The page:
Implementation of Isolation Levels

Using different concurrency policies

Policy 1: Locking Database

  • A transaction acquires a lock on the entire database before it starts and releases the lock after it has committed.

  • A concurrency-control policy such as this one leads to poor performance

Policy 2: Locking accessed data items only

  • Instead of locking the entire database, a transaction could, instead, lock only those data items that it accesses. Under such a policy, the transaction must hold locks long enough to ensure serializability, but for a period short enough not to harm performance excessively. We can implement this using these techniques:

    • Two Phase Locking with Two modes of locks

      • Two Phase Locking: First phase where it acquires locks but does not release any, and a Second phase where the transaction releases locks but does not acquire any.

      • Two modes of locks: Shared locks are used when transactions are reading same data and exclusive locks are used when transactions are writing on same data.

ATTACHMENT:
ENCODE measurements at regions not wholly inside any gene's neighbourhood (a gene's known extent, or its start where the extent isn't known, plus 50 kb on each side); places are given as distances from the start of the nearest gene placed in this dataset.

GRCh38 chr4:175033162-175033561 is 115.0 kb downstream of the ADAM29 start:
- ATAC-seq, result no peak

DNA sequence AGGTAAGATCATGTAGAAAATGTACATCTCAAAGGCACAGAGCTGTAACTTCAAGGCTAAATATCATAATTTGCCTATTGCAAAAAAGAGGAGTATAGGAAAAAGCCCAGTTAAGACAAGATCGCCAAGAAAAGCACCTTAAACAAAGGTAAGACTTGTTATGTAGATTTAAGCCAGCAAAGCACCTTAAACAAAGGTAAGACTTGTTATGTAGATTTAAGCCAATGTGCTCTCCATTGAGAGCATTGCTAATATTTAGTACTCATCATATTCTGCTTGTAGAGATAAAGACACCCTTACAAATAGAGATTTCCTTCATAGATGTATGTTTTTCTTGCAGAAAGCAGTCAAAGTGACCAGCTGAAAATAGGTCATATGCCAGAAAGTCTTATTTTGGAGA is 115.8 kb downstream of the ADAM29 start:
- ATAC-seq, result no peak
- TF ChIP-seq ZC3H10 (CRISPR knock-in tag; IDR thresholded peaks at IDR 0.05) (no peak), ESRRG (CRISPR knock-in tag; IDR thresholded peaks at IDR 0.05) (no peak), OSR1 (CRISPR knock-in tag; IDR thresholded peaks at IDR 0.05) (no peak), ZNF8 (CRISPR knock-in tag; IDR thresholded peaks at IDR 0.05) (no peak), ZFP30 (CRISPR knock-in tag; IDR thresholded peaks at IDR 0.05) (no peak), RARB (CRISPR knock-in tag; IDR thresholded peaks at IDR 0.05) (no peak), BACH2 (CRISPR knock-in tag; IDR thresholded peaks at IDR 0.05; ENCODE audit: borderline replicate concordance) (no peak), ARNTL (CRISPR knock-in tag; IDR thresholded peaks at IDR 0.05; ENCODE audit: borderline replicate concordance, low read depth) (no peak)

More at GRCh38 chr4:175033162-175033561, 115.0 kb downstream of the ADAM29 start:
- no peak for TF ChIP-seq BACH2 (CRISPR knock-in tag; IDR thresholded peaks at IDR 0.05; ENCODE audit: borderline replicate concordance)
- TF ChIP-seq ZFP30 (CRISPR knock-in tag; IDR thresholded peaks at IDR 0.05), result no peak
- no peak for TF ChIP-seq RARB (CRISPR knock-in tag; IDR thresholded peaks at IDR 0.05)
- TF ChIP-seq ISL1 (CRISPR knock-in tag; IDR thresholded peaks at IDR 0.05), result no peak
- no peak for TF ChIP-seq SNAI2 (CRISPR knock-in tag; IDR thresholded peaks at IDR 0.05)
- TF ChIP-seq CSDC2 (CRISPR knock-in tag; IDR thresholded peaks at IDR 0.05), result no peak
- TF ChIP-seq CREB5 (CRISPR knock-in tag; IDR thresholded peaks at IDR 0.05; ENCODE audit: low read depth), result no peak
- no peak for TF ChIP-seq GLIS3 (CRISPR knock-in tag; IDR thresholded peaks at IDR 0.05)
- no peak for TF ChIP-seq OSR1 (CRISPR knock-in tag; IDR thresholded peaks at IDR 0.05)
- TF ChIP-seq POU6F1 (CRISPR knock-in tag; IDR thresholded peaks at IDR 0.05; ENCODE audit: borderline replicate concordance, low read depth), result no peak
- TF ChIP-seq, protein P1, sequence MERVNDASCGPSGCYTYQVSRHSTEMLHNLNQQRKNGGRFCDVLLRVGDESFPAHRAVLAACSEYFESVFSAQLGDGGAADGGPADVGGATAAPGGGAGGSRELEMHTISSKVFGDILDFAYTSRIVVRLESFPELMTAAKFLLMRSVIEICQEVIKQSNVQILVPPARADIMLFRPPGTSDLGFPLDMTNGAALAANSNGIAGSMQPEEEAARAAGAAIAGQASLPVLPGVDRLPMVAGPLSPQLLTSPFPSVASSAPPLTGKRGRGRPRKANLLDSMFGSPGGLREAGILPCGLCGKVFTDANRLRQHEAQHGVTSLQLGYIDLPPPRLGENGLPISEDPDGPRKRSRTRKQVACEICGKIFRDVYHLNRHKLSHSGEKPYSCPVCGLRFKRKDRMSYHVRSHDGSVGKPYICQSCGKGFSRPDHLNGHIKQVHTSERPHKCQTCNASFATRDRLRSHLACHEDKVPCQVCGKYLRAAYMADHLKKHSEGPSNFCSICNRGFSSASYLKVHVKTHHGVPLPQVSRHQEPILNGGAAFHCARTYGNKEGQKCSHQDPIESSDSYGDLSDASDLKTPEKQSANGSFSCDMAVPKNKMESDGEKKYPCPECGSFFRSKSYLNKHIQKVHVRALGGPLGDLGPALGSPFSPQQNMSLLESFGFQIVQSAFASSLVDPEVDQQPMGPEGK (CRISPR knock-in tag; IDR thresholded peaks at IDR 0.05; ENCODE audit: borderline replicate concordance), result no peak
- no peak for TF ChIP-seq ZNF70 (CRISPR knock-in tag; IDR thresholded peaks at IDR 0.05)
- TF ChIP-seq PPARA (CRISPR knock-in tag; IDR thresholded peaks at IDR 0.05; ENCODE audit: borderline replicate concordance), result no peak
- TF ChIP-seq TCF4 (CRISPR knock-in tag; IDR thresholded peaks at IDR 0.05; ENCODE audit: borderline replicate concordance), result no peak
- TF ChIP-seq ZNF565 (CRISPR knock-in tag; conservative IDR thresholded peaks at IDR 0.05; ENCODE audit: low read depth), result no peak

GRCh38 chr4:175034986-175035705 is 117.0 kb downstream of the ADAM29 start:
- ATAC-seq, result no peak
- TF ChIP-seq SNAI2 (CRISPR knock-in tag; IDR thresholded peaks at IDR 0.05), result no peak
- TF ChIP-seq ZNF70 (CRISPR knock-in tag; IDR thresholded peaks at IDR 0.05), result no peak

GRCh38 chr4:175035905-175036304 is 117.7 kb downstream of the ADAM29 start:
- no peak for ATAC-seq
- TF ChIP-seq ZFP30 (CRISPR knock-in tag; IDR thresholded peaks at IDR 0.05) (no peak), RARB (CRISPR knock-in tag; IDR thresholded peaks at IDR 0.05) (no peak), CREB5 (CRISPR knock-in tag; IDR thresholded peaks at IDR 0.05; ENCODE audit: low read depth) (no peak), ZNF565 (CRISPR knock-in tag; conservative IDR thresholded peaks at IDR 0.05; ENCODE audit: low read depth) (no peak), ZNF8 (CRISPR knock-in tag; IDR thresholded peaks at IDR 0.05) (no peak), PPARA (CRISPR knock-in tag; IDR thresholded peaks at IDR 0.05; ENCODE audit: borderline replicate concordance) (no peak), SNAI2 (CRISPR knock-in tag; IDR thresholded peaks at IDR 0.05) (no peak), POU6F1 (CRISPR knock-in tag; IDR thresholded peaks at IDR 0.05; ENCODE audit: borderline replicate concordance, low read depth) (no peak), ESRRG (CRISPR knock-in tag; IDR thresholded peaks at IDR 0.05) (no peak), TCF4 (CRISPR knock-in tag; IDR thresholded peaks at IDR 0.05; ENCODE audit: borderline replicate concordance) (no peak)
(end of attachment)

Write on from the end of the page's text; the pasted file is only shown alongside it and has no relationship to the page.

• Using Timestamps

      • assign each transaction a timestamp, typically when it begins

      • For each data item, the system keeps two timestamps:

        • the timestamp of the transaction which read it latest

        • the timestamp of the transaction which wrote over it latest

      • Timestamps are used to ensure that transactions access each data item in order of the transactions’ timestamps if their accesses conflict. When this is not possible, offending transactions are aborted and restarted with a new timestamp.

    • Multiple Versions and Snapshot Isolation

      • By maintaining more than one version of a data item, it is possible to allow a transaction to read an old version of a data item rather than a newer version written by an uncommitted transaction or by a transaction that should come later in the serialization order. There are a variety of multiversion concurrency- control techniques. One in particular, called snapshot isolation, is widely used in practice.

      • In snapshot isolation, we can imagine that each transaction is given its own version, or snapshot, of the database when it begins.4 It reads data from this private version and is thus isolated from the updates made by other transactions. Of course, in reality, the entire database is not copied. Multiple versions are kept only of those data items that are changed. If the transaction updates the database, that update appears only in its own version, not in the actual database itself. Information about these updates is saved so that, after making some checks, the updates can be applied to the “real” database when the transaction commits.

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